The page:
What a nice jumping off point: I arrived right on time to see Melancholia on a large screen at the AMC. I wish, in retrospect, I had arrived half-way through. Formally separated into parts one and two, part two intrigued me. It is a complete and unique story putting interesting, psychologically provacative characters into an extreme science-fiction scenario.

i liked the drama, the texture, imagery and the uncertainty of the two sisters living through their depression and anxiety so much that i would like to know if I watched it on its own — and it is long enough to stand alone — if I would have enjoyed it and considered it an excellent film experience. The deeply psychological portrayals stand out. But as much as I admire the film for going there, and I agree there are memorable moments that express pain and desperation quite nicely in the film, it failed to work for me as an engaging unified work of art.

I found the first part so tedious, I thought the director lost the whole point of delving deeply. Soon into the wedding of part 1, i felt I knew the entire tragectory. All the details of a depressed life, the disfunctional family, the failure to communicate, the desperate acts and the lethargy, all made sense, but the relentless repetition makes for bad story telling. I am reminded of Chantal Ackerrman's heroine, Jeanne Dielman, peeling potatoes in real time. It was a powerful idea, but people still streamed out of the theater minute by minute, patience expired, unlike any other film experience I have had. As a matter of fact, I tolerated potatoes being peeled more than the wedding in part 1 of Melancholia, because there was a kind of mystery to what dark secret Ackerman was getting at in the story and in her filmmaking. But I don't think, for all the darkness in Dunst's melancholty, that there are any secrets.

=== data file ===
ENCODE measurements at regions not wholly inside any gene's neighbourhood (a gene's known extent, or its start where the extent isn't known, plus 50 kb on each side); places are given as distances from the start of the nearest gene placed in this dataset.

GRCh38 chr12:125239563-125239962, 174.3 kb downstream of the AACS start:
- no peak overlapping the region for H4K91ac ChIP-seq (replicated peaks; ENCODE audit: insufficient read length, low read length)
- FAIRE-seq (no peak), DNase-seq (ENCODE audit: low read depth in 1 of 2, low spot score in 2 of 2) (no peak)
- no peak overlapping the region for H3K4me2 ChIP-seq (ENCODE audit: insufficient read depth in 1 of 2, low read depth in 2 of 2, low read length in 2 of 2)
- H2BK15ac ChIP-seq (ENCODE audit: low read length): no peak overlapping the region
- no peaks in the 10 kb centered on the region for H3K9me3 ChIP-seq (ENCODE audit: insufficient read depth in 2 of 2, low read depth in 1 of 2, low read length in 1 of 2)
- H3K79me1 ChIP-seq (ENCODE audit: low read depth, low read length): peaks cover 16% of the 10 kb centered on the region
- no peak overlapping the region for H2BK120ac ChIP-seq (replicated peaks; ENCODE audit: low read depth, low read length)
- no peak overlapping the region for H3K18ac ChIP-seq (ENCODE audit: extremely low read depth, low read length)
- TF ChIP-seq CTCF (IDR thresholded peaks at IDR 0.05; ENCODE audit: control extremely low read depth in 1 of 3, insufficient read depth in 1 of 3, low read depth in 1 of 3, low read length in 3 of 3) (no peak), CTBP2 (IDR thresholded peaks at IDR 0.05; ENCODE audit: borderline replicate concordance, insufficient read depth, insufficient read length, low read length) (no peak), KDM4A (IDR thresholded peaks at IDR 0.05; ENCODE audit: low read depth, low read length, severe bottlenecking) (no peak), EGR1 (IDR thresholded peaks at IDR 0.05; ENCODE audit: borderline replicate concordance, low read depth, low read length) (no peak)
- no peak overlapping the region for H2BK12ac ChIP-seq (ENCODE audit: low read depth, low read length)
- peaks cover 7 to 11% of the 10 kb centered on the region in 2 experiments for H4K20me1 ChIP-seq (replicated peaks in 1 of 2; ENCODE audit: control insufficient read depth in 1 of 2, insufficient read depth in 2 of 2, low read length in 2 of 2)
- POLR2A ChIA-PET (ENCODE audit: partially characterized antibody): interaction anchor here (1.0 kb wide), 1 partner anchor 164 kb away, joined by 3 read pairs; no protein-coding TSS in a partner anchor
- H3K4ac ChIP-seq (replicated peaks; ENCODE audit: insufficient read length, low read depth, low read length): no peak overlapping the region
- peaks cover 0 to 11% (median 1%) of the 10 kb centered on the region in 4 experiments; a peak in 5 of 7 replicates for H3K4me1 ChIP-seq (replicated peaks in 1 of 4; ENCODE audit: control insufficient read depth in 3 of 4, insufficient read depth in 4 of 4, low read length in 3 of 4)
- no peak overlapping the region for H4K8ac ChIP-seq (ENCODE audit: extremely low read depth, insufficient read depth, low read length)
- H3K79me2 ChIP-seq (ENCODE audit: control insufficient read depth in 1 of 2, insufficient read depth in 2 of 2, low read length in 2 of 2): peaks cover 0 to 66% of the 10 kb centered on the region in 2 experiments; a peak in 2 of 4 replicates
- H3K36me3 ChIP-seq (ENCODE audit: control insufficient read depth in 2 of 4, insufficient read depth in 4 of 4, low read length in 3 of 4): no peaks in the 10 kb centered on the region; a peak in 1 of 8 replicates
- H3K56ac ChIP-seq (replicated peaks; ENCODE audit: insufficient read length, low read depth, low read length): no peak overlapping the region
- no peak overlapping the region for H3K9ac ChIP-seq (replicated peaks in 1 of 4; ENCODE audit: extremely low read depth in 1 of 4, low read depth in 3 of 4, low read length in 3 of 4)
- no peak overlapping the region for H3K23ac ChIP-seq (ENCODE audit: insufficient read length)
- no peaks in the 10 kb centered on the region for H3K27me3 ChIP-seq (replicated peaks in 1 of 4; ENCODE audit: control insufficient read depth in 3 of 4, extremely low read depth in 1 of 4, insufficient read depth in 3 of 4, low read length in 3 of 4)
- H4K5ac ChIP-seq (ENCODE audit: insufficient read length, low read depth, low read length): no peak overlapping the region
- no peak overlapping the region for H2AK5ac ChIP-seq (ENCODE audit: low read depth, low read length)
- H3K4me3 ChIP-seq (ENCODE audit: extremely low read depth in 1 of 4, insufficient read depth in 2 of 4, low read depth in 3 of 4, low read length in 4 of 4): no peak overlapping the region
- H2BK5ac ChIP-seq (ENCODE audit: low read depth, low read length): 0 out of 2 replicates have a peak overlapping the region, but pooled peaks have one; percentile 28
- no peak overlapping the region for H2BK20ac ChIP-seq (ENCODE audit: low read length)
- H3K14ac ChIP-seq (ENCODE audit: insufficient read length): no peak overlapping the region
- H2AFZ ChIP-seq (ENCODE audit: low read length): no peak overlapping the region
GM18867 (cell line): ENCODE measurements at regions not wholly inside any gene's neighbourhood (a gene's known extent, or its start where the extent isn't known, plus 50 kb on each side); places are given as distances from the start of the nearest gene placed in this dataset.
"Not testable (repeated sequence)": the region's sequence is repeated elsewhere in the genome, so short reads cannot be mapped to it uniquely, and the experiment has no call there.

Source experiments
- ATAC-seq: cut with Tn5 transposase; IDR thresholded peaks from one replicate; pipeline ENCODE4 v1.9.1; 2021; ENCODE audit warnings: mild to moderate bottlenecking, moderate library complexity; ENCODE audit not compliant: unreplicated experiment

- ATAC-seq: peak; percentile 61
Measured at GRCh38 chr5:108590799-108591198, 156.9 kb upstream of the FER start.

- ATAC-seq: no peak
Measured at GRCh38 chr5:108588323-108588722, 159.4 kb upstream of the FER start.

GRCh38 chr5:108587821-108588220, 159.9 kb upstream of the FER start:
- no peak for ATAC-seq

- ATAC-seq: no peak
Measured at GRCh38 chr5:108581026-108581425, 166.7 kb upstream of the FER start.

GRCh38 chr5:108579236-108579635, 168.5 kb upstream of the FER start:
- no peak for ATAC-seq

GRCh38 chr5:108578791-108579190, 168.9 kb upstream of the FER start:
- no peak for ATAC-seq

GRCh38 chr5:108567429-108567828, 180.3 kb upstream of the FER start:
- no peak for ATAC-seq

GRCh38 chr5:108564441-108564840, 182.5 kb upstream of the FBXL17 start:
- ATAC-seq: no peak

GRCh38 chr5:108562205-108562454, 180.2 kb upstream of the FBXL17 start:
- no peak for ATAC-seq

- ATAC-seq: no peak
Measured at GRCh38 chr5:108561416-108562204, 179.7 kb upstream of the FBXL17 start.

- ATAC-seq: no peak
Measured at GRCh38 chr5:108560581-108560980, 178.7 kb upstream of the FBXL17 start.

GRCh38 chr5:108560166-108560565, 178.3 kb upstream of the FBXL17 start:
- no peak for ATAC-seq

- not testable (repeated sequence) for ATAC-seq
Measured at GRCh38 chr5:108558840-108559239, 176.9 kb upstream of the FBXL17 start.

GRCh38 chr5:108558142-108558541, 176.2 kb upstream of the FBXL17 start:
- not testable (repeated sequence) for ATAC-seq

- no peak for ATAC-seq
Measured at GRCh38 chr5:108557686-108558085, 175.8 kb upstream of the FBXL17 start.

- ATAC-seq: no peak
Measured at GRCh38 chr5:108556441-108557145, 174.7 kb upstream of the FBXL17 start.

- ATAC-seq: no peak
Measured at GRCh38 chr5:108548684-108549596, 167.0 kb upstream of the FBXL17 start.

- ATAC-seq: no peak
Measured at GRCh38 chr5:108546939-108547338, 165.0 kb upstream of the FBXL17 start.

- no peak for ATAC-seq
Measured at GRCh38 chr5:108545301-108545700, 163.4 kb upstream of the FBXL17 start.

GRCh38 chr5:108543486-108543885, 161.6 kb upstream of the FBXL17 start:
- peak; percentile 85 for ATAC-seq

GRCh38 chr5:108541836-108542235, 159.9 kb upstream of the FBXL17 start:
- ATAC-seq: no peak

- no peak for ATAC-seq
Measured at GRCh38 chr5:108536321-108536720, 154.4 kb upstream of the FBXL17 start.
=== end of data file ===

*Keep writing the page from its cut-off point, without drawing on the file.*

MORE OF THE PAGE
I am also trying to think of films where the first part of the story was so unrelated to the second part. Of course, the characters are the same, but the genre changed. From psychological trauma-drama to sci-fi thriller. That may be the most experimental aspect of this film, and it certainly was disconcerting to me. Other films contain far flung subplots, changing locations, and evolution of story but the disparate elements are woven together. The core of the story is usually one idea that can be described and developed. This story contained two ideas and they are not related. Of course, conceptually, they are. Melancholia is both the depression at the heart of part 1 and the name of the planet at the center of part 2. But in the theater, it would have made as much emotional sense if Keifer Sutherland, who was excellent along with all the leads, had called in the anti terrorism unit from "24" and saved the day. The link between actor in one role and the same actor in another role, being as strong for me as the link between woman getting married in one half of Melancholia and facing planetary convulsions in the next.